Australia has too long failed to take measures to protect island inhabitants in the Pacific from the effects of climate change, a decision by the United Nations Human Rights Committee in Geneva says.
"Accordingly, the State party is obligated, inter alia, to provide adequate compensation, to the authors for the harm that they have suffered," the decision on Friday said.
Eight of the Indigenous inhabitants of the Torres-Strait Islands had turned to the committee, arguing that their lives and culture are being threatened by rising sea levels and more common floods.
The UN Committee took into account that a government program for the construction of dams has been in place on the islands since 2019. However, the measures came too late, the committee said.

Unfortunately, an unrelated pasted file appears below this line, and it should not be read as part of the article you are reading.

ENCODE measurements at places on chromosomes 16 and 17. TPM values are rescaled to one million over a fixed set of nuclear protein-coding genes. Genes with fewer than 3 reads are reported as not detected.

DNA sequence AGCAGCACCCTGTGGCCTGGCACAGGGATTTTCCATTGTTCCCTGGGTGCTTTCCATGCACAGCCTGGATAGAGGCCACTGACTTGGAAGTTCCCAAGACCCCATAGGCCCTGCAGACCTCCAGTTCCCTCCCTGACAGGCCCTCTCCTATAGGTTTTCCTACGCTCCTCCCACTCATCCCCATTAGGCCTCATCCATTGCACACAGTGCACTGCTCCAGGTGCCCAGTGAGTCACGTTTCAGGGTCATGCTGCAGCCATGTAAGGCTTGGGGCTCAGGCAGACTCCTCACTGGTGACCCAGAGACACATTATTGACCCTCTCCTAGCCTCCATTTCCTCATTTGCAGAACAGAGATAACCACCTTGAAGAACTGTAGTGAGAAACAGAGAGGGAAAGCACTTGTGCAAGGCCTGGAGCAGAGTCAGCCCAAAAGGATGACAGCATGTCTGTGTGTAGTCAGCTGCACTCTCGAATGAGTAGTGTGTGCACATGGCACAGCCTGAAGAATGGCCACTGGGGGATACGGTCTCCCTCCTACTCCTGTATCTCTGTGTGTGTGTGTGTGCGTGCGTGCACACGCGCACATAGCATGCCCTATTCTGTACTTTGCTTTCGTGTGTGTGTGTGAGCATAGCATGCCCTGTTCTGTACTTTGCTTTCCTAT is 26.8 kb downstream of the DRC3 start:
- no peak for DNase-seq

Fruit trees, gardens, and cemeteries are already being destroyed by rising waters, threatening the inhabitants' way of life. Minority rights, the right to a home, to family, and to privacy have been violated, the committee said.
The decision calls on the government to pay compensation to the inhabitants, which Helene Tigroudja, one of its members, described as an important first step.
"This decision marks a significant development as the Committee has created a pathway for individuals to assert claims where national systems have failed to take appropriate measures to protect those most vulnerable to the negative impacts of climate change on the enjoyment of their human rights," Tigroudja said.
Australian Associated Press
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